This image depicts an anthropology graduate student documenting a cache of more than fifty artifacts discovered in the Mosquitia jungle in Honduras.

Dave Yoder
  • In the most general sense, anthropology is the study of humanity. More specifically, anthropologists study human groups and culture, with a focus on understanding what it means to be human. Toward this goal, anthropologists explore aspects of human biology, evolutionary biology, linguistics, cultural studies, history, economics, and other social sciences.

    Anthropology emerged out of the New Imperialism of nineteenth-century Europe. During this time, European explorers came into contact with diverse groups and societies in the Americas and Asia. In the twentieth century, anthropology became increasingly specialized and professionalized as a social science.

    Modern anthropology is often divided into four distinct subdisciplines: biological anthropology, cultural anthropology, linguistic anthropology, and archaeology. The four disciplines can be generally characterized as follows: biological anthropology (also known as physical anthropology) is the study of human-environmental adaptation; cultural anthropology is the study of how people develop and use culture as a tool; linguistic anthropology is the study of how people communicate and formulate language; and archaeology is the study of the past through material left behind (also known as artifacts).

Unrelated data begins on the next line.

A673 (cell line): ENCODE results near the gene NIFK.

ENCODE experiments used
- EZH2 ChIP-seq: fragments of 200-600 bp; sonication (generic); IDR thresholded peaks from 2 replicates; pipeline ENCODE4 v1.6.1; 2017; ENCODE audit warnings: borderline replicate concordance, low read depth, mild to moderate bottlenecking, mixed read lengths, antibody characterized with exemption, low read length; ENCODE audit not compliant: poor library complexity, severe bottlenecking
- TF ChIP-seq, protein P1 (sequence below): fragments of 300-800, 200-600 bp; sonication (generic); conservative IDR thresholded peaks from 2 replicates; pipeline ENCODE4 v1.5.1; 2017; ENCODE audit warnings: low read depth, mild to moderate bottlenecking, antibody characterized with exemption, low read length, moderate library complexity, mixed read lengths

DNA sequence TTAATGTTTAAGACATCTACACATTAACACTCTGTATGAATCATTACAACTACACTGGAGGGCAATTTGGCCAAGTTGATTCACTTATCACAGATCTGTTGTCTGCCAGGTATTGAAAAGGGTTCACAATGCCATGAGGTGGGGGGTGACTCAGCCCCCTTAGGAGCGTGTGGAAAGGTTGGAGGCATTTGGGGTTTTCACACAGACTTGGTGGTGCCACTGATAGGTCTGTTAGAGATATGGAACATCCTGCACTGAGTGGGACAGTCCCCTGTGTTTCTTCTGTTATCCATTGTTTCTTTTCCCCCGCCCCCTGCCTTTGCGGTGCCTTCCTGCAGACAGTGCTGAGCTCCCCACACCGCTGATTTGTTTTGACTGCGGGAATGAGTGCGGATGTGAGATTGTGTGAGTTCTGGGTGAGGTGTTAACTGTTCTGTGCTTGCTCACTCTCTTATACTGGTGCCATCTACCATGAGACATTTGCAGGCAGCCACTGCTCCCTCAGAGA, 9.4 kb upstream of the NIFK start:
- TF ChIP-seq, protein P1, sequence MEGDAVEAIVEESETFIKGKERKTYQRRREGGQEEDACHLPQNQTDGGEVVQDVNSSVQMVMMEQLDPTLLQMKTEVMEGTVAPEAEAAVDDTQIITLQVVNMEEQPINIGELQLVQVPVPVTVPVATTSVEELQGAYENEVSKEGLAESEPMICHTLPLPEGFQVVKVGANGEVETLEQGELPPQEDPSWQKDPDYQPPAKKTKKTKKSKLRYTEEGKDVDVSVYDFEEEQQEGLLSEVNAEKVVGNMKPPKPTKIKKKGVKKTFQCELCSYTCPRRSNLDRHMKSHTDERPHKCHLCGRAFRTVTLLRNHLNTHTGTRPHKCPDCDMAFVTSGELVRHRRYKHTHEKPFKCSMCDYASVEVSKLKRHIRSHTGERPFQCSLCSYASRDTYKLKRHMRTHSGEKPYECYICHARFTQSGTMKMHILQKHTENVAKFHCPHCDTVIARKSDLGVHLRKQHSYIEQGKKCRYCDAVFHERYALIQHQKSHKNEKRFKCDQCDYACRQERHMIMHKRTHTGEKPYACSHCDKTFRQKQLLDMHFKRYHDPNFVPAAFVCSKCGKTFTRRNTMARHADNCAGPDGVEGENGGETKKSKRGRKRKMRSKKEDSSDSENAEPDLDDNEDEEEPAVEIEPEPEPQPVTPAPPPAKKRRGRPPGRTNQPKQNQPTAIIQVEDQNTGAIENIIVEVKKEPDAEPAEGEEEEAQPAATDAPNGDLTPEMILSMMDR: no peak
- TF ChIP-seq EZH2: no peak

While different types of anthropologists conduct different research, they all rely heavily on fieldwork. For archaeologists, this fieldwork involves the excavation of sites where ancient societies once lived. For cultural anthropologists, fieldwork commonly consists of interacting with modern social groups in order to better understand them or their distant ancestors. Anthropologists from different fields also commonly collaborate using their different skills to create a more comprehensive understanding of a particular group.


    anthropology (abridged)

    This image depicts an anthropology graduate student documenting a cache of more than fifty artifacts discovered in the Mosquitia jungle in Honduras.

  • Term Part of Speech Definition Encyclopedic Entry
    adaptation Noun

    a modification of an organism or its parts that makes it more fit for existence. An adaptation is passed from generation to generation.

    Encyclopedic Entry: adaptation
    anthropologist Noun

    person who studies cultures and characteristics of communities and civilizations.

    anthropology Noun

    science of the origin, development, and culture of human beings.

    Encyclopedic Entry: anthropology
    archaeology Noun

    study of human history, based on material remains.

    Encyclopedic Entry: archaeology
    artifact Noun

    material remains of a culture, such as tools, clothing, or food.

    biological anthropology Noun

    study of the evolution and physical development of human beings. Also called physical anthropology.

    biology Noun

    study of living things.

    comprehensive Adjective

    full, wide-ranging, or inclusive.

    cultural anthropology Noun

    study of the learned behavior of groups of people in specific environments.

    culture Noun

    learned behavior of people, including their languages, belief systems, social structures, institutions, and material goods.

    evolution Noun

    change in heritable traits of a population over time.

    field work Noun

    scientific studies done outside of a lab, classroom, or office.

    Encyclopedic Entry: field work
    linguistic Adjective

    having to do with language or speech.

    linguistic anthropology Noun

    study of how language influences social life.